Two weeks ago, I went to Boston to learn a new technology and acquire more skills regarding this state-of-the-art practice in my subspecialty. The technology is something about the use of ultrasound.
Ultrasound, which uses sound waves for imaging, is not by any means a new technology. Man is not the only creature to use sound waves to detect objects either. Whales, dolphins, and bats use sonar to echolocate and navigate their way. The term ultrasound applies to sound waves that is beyond the audible range of human hearing which is 20,000 Herts. The frequencies used in medical diagnostic ultrasonography is 2 to 18 mega Hertz (2,000,000 to 18,000,000 Hertz). These sound waves are really beyond what we can hear, even for bat ears, which can hear up to 120,000 Hertz.
When we think of ultrasound or ultrasonography, we usually think of the technology of imaging babies. This imaging using sound waves is invaluable in assessing the developing fetus as it does not use potentially harmful x-rays. Another popular medical use of this technology is imaging of the beating heart, which is called 2-dimensional echocardiography. But with the advancing technology, the ultrasound probes are getting smaller and smaller that they are now mounted on flexible scopes, and can be inserted to almost anywhere in the body. Yes, anywhere you can think of.
The course that I attended is about bronchoscopic use of ultrasound or Endobronchial Ultrasound (EBUS). The ultrasound probe, which is as small as a pencil eraser, is mounted at the tip of a bronchoscope. There are many other applications of ultrasound in my field of specialty, especially its use in the Intensive Care, but that was a separate course that I took about two years ago.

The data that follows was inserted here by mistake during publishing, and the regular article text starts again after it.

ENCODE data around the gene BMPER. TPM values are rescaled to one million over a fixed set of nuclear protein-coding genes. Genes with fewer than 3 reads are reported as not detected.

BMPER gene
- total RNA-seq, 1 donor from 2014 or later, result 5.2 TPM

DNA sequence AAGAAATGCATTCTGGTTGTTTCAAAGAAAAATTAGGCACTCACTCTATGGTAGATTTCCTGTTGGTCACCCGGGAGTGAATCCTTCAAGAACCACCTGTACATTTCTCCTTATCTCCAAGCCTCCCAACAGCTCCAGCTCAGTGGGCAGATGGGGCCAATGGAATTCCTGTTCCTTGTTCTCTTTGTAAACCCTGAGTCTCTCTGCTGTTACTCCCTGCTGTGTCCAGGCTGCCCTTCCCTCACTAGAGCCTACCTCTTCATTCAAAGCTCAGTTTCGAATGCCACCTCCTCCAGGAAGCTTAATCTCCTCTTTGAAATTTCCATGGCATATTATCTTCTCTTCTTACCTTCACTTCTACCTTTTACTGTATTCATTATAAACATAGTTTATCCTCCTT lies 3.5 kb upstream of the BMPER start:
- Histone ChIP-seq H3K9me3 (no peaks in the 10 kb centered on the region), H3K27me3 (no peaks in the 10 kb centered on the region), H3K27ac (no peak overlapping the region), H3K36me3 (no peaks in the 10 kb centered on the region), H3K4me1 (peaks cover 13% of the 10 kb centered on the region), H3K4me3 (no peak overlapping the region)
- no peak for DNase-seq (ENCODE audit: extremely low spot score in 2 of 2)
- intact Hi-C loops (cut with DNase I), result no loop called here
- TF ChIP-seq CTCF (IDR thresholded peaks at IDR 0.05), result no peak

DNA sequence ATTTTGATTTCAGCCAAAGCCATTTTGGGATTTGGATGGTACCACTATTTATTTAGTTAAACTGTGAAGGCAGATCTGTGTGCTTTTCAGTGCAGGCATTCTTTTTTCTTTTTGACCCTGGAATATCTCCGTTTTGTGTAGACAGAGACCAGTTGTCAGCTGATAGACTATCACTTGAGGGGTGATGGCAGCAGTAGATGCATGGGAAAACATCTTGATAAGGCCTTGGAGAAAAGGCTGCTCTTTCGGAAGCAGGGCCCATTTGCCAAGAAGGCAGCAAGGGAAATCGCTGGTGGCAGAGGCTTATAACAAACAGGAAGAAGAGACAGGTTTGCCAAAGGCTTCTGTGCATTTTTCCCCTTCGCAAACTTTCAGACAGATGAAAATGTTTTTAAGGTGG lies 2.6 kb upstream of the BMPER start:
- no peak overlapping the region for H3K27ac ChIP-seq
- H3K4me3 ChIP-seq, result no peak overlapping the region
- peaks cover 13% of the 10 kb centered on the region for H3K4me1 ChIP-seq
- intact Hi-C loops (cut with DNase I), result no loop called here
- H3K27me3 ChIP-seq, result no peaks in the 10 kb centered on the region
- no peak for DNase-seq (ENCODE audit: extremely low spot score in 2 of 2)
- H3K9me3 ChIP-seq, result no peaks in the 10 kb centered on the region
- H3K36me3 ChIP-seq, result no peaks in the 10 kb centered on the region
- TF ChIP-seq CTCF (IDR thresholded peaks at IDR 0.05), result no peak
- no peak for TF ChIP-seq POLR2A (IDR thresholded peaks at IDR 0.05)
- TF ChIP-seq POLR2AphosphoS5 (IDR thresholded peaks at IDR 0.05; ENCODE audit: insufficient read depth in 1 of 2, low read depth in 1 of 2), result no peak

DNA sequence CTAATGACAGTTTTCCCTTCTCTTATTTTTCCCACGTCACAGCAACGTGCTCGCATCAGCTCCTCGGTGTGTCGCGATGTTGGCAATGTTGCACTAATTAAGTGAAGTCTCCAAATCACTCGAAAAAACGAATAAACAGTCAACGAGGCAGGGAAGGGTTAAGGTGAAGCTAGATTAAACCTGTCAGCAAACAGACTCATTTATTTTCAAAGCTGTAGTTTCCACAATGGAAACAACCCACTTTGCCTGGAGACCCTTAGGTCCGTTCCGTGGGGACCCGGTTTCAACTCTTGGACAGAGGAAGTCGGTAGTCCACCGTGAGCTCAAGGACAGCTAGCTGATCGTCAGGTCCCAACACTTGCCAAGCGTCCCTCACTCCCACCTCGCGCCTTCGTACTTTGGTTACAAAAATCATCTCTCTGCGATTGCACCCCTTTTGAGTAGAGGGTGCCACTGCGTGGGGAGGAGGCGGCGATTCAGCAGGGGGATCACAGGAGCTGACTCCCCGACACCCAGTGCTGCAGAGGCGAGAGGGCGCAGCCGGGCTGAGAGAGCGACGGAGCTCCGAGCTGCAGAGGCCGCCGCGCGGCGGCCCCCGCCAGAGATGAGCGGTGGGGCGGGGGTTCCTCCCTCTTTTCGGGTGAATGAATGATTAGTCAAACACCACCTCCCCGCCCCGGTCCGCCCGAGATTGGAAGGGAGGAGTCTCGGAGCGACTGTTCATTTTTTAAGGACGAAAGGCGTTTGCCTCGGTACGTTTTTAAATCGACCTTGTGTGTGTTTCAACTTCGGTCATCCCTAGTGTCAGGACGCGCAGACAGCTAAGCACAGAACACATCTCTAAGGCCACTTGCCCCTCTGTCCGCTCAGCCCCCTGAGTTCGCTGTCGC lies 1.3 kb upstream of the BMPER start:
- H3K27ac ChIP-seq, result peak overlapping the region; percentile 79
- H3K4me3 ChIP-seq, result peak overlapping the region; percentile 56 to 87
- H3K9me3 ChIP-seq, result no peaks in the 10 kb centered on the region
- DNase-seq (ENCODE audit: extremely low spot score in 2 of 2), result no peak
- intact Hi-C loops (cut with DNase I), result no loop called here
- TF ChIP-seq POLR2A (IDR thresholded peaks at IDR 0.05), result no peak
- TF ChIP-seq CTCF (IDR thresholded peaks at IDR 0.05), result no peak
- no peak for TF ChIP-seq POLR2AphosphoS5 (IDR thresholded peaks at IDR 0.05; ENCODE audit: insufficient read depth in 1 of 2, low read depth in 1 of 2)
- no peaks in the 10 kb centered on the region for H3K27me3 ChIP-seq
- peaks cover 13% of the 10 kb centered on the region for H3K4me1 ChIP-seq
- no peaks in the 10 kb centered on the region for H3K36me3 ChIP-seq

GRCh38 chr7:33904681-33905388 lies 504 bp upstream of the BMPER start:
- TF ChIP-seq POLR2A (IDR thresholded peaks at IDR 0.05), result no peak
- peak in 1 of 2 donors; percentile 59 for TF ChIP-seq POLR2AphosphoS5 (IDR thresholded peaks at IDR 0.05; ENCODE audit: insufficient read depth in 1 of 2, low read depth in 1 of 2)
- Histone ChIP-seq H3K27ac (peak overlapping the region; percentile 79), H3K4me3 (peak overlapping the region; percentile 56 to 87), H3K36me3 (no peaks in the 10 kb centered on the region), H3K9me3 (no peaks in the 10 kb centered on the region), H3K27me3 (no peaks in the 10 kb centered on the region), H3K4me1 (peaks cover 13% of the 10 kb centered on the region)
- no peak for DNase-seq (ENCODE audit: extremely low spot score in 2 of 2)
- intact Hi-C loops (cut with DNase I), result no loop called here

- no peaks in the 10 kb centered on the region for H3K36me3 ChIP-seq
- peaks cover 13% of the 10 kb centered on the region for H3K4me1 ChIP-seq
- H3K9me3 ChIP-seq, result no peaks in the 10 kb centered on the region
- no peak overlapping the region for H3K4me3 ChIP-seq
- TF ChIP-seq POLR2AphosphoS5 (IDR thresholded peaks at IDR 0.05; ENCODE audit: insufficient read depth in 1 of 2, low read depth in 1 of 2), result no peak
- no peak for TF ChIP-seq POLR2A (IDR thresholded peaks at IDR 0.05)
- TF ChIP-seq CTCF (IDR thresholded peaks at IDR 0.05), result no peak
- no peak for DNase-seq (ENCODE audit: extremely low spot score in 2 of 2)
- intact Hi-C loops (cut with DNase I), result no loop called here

Bronchoscopy is the procedure that uses a bronchoscope, a flexible fiber-optic tubular instrument, with a video camera and light on its tip, which is 2 feet long and half as thin as your pinkie finger, to visualize and examine directly the inside of the air passages and lungs without surgical incision. It is through this that we can also biopsy the lungs, or a lung mass,or a lymph node inside the chest cavity. This scope is inserted through the nose or mouth and is advanced down the throat (larynx) and into the air passages (trachea and bronchi) of the lungs. Of course the patient is sedated for this. We are not that sadistic.
With EBUS added to the bronchoscope, aside from viewing directly the inside of the lungs, we can also obtain ultrasound images to locate tumors (not babies!) and lymph nodes, and accurately biopsy them. It is really a neat technology.
Even though I am trained and already skilled with bronchoscopy, EBUS was not even developed or was in its infancy stage when I was doing my training in Pulmonary more than 12 years ago. However in the past five to seven years, this technology is getting used more and more, and is becoming mainstream practice in taking biopsy of lymph nodes or tumors that cannot be reached before, except through surgery by a thoracic surgeon. Therefore I want to learn this skill to be updated, competent and competitive in my field of practice. Who says “you can’t teach an old dog new tricks?”
When doing bronchoscopy and EBUS, we insert the fiber-optic scope with the ultrasound probe into the patient while we look into the video monitor. It requires a good hand-eye coordination, just like when you are playing a video game. I guess playing those video games when I was younger have helped me with this skill. And they say that there’s nothing good that comes from video games? Just don’t let my son know this, or else he will use this against me when we tell him he is spending too much time playing.
I don’t know what other technology will be developed in the future that will affect and change the practice of medicine. Maybe they will develop an instrument that is handheld that is as big as the old Texas scientific calculator, that you can wave over the patient’s body and make an instant diagnosis. Just like the “tricorder” used in Star Trek. Yes, just like in Star Trek.
“Change is the essential process of all existence.” – Spock, Star Trek